Rozsa Peter, Mathematician, Rocket Girl


Rozsa Peter was born on February 17, 1905 in Budapest, Hungary. Rozsa initially studied chemistry, but switched to mathematics. For 18 years after graduation, she had difficult securing a position, so she tutored and substitute taught at the high school level. Peter earned her doctorate in 1935, and was known as one of the founders of recursive function theory.

Peter's achievements in computational theory were on the level of Gödel, Alan Turing, Alonzo Church and Stephen Kleene. Perhaps because of her gender, and her Jewish ancestry during World War II, she never became as well known as the others. After the war, Aunt Rozsa, as her students affectionately referred to her, got a full-time teacher position at Budapest Teachers Training College. She went on to teach at Lorand Eotvos University and taught there until she retired in 1975.

She was always troubled with people's fear of mathematics and science, and felt that kids would get excited about these fields if only they were exposed between the ages of 8-11 to great scientists and mathematicians.

Rozsa Peter died in 1977, the day before her 72nd birthday.

“I love mathematics not only for its technical applications, but principally because it is beautiful; because man has breathed his spirit of play into it, and because it has given him his greatest game – the encompassing of the infinite.” – Rózsa Péter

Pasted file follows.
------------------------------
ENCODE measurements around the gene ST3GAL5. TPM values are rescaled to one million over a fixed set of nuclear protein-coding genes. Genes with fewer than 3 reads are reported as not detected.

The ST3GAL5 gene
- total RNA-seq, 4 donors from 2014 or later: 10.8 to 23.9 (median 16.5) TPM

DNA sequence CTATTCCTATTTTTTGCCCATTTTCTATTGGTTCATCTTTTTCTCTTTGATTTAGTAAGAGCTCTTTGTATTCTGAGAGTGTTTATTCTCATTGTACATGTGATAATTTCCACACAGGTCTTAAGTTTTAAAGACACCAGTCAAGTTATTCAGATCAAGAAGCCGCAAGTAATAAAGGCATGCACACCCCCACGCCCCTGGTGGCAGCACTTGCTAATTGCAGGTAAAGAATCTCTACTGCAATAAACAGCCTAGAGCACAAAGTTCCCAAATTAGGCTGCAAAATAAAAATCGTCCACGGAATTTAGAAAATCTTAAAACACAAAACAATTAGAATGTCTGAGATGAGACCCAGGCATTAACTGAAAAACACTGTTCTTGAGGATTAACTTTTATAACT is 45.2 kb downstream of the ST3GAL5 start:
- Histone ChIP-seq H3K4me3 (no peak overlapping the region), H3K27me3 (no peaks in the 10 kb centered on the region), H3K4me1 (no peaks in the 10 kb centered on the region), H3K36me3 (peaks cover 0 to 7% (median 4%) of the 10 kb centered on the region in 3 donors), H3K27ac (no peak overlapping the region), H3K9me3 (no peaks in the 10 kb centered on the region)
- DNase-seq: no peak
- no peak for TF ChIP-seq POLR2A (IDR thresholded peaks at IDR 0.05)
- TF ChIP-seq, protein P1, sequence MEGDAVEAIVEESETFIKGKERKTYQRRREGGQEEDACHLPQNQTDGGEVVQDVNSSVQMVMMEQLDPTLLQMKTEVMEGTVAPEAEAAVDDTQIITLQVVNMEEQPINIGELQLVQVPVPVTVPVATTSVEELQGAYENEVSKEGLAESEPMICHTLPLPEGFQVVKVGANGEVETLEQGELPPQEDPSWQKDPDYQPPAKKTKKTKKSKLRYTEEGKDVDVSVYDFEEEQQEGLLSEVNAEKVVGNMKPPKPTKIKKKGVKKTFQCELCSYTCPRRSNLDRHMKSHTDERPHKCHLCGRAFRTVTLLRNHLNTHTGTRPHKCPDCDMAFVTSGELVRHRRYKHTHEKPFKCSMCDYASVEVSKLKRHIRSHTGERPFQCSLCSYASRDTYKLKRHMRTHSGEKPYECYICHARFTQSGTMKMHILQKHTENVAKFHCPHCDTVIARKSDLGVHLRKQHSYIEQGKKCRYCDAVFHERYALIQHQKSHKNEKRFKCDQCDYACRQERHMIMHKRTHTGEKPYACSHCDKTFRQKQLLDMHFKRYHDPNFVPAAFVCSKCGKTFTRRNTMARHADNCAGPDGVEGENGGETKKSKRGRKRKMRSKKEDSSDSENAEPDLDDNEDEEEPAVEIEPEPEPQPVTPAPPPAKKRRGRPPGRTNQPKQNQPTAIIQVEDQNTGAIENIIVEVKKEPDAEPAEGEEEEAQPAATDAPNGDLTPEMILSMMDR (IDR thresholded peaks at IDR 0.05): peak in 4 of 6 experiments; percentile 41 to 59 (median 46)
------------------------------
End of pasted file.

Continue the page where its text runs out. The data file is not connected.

Rocket Girls honors Rozsa Peter for her contribution, courage and persistence.







Melanie Fine is an award-winning high school science educator, encouraging and enabling countless students to pursue careers in the scientific fields. She has taught in both the public and private sectors, and has been a driving force in STEM (Science, Technology, Engineering and Mathematics) education long before it became a political charge and household word.

Fine earned her B.A. in Chemistry from Cornell University in 1987, studying under such luminaries as Dr. Roald Hoffmann, winner of the 1981 Nobel Prize in Chemistry, and poet and author Robert Morgan. She received a Masters in Sacred Music and Cantorial Investiture from the Jewish Theological Seminary in New York in 1997, and has earned writing and education certifications from UCLA and Chapman University, respectively.

In addition to her work on, she teaches high school chemistry at Culver City High School, writes a blog on science for the Huffington Post and offers online chemistry education at Her writings have been featured on the Huffington Post blog, among others.

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